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Chely Wright weds girlfriend in Connecticut

Country singer Chely Wright is a married woman. The singer, who came out last year, wed girlfriend Lauren Blitzer Saturday in Connecticut. Wright recently talked to People about her relationship with Blitzer, who works as an GLBT Civil Rights activist, saying “The freedom of being out and open about who I am allowed me to find and fall in love with Lauren — the most amazing woman I’ve ever known.”

Read more:
County singer Chely Wright on the effect of coming out: ‘My record sales went directly in half’
Chely Wright on her decision to come out: ‘I won’t be a whisper. I’m too proud of who I am.’
John Rich responds to Chely Wright: ‘I would never pass judgment on any friend of mine’

Country singer Chely Wright on the effect of coming out: 'My record sales went directly in half'

Chely-WrightImage Credit: Howard BragmanWhen Chely Wright came out to much hoopla and controversy last May, the country singer, natch, was promoting a memoir, a new album, and a Today show appearance — and she positively glowed about her public revelation: “Nothing in my life has been more magical than the moment I decided to come out.” But in a new interview with website Autostraddle that was posted yesterday, things seem a little less rosy for Wright, and she blames her coming out for poor record sales: “It didn’t help my career,” she says. “My record sales went directly in half.” It’s unclear how she can say that for sure, but it’s what she believes.

Wright discussed the perception from the gay community that coming out helped her career, thanks to all the publicity. “They’re wrong,” Wright says of people who have that perception. “There’s the gay community that now knows my name and it’s a long leap from the new demographic of people who will come to my Facebook page and hit the ‘Like’ button to them buying my record and coming to live shows. It’s a big stretch from those new fans to make up for the fans I lost.” Wright explains: “If it appears from the outside in that it’s helped my career, it could be because I haven’t talked about the negative. You won’t hear me bitching and moaning on my Facebook page about the hate mail I’ve gotten.” But, apparently, you will hear her talk about it now. “My life has been threatened. I get nasty letters every day, ‘I’m through with you Chely Wright, you’re going to hell.'”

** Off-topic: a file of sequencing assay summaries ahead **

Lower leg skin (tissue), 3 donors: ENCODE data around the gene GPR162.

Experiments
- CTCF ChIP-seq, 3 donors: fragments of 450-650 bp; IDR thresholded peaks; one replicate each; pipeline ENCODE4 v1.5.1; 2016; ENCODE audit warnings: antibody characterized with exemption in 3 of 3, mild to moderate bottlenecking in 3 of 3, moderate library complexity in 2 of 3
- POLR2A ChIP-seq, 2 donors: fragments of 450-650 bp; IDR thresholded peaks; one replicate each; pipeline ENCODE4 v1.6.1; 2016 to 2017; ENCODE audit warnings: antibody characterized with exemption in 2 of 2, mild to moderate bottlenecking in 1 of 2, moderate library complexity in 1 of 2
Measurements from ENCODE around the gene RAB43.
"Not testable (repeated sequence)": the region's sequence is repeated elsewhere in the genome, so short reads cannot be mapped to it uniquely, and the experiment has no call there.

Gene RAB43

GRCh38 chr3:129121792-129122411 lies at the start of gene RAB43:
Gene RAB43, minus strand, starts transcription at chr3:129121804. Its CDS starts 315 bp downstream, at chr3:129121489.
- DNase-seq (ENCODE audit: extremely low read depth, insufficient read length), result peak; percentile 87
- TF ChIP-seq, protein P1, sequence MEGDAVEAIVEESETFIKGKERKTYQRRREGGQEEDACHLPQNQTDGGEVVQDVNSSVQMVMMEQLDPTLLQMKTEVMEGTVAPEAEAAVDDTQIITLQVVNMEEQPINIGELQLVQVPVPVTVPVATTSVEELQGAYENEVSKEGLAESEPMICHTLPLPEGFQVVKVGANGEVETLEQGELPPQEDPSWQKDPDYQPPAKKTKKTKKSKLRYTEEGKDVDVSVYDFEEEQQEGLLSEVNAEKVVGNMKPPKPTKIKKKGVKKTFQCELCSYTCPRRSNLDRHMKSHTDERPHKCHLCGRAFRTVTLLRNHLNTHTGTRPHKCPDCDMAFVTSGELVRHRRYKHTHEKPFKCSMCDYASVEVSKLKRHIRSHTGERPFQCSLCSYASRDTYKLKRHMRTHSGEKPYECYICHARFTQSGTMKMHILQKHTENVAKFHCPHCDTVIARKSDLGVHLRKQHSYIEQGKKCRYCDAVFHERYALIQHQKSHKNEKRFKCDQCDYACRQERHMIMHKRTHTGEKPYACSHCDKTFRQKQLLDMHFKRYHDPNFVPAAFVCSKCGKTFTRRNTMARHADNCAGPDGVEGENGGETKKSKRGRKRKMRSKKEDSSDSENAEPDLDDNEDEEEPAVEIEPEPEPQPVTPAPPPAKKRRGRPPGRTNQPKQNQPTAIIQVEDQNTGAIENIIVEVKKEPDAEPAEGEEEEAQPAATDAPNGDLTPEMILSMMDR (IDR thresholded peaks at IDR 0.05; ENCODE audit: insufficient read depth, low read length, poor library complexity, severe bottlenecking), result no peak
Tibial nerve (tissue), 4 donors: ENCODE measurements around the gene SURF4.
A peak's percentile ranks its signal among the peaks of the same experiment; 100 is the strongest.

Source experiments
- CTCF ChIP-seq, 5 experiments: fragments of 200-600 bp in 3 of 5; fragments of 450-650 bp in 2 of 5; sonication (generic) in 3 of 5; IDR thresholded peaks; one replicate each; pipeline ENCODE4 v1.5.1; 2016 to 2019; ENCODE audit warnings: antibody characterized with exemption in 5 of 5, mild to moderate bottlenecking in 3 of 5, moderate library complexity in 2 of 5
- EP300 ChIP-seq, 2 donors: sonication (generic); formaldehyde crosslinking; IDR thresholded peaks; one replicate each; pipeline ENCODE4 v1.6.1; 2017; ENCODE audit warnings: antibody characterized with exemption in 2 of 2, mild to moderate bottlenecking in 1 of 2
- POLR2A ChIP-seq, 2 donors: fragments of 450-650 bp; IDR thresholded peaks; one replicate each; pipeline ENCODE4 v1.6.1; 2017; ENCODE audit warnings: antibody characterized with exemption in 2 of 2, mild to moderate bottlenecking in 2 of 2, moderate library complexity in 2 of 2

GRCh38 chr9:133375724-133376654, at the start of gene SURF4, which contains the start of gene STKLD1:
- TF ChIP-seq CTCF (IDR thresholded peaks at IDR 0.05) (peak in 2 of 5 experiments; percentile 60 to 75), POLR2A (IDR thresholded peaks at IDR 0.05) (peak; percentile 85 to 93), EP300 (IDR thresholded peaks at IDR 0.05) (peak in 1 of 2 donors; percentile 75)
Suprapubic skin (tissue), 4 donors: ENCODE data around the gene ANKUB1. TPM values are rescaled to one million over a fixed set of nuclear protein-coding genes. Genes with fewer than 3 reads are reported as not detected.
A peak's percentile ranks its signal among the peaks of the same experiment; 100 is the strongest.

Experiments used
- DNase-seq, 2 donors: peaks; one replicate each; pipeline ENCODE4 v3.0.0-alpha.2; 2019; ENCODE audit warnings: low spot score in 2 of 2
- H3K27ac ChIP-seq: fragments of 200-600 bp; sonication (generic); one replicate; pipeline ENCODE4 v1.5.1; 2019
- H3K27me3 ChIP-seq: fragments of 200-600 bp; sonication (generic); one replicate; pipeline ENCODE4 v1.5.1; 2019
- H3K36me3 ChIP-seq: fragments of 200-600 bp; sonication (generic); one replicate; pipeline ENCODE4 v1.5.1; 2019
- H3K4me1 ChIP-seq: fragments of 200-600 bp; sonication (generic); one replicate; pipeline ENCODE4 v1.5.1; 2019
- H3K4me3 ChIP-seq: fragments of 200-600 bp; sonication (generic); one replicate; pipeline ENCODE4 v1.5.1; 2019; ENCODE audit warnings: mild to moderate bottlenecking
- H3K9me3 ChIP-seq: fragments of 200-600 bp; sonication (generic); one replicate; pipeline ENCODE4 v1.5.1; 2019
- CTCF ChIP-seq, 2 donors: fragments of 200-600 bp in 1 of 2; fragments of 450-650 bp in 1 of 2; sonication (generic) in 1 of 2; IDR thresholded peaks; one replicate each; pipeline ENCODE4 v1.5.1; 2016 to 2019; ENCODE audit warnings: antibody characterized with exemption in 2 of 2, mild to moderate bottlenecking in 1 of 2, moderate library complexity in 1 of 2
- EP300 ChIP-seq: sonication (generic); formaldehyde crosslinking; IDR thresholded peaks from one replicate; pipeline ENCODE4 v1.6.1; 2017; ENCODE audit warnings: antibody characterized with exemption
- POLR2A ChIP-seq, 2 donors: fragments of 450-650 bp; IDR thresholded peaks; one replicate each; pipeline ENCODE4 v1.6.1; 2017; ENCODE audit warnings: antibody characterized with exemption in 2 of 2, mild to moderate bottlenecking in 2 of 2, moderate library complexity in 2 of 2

John Rich responds to Chely Wright: 'I would never pass judgment on any friend of mine'

Chely-Wright-John-RichImage Credit: PRN/PR Photos; Robert Pitts/LandovIn her recently-released memoir, Like Me, country singer Chely Wright comes out — and takes a harsh stand against old colleague John Rich (of Big & Rich). The two performed together in a long-ago Opryland show, and, according to Wright, it was a comment from Rich about sexuality that pushed her over the edge. As she told Access Hollywood, “[John] said, ‘You’re not gay are you?!’ I said, ‘No, John, I’m not.’ He said, ‘Good, thank God.’ And that began a spiral for me. I had a meltdown shortly after that.”

Now, Access Hollywood has posted the following statement from Rich on their website: “I would never pass judgment on any friend of mine. I feel awful that, at this time in Chely’s life, my decade old comment — ‘Good, thank God’ — was taken the wrong way. I was clumsily trying to express my relief that even a country boy like me had a one-in-a-million chance of having a beer with a woman as talented and attractive as Chely. For years after that conversation, Chely invited me to perform at charity events. In all that time, I wish she would have said something directly to me before the book’s publicity tour, especially since some of the comments attributed to me in the book are not mine. But I am happy for her and only wish her the best in her personal and professional life.” READ FULL STORY

Chely Wright on her decision to come out: 'I won't be a whisper. I'm too proud of who I am.'

Chely-WrightImage Credit: Howard BragmanOn Monday, country star Chely Wright (“Single White Female”) revealed on that she’s gay. As she explains in her new autobiography, Like Me, she’s known about her sexuality for a long time, but she guarded the secret so intensely it brought her to the brink of suicide after a breakdown in 2005. Now, with her memoir and a new album, Lifted Off the Ground, on shelves, she’s talking for the first time about what she calls her “truth.” sat down with Wright three weeks ago to discuss her decision to come out, and how this revelation will affect her future as a tremendous supporter and regular entertainer of the U.S. military — as well as her future in country music. “I want my country fans to stay with me,” Wright says. “I’m not giving the finger to country fans. By all measure, they already like me. They voted me ‘most philanthropic,’ ‘country star with the biggest heart,’ People Magazine’s 50 Most Beautiful, Kansan of the Year. I’m still all those things. I just happen to be a lesbian. And I have been the whole time. I wasn’t confused. I’ve been gay the whole time.”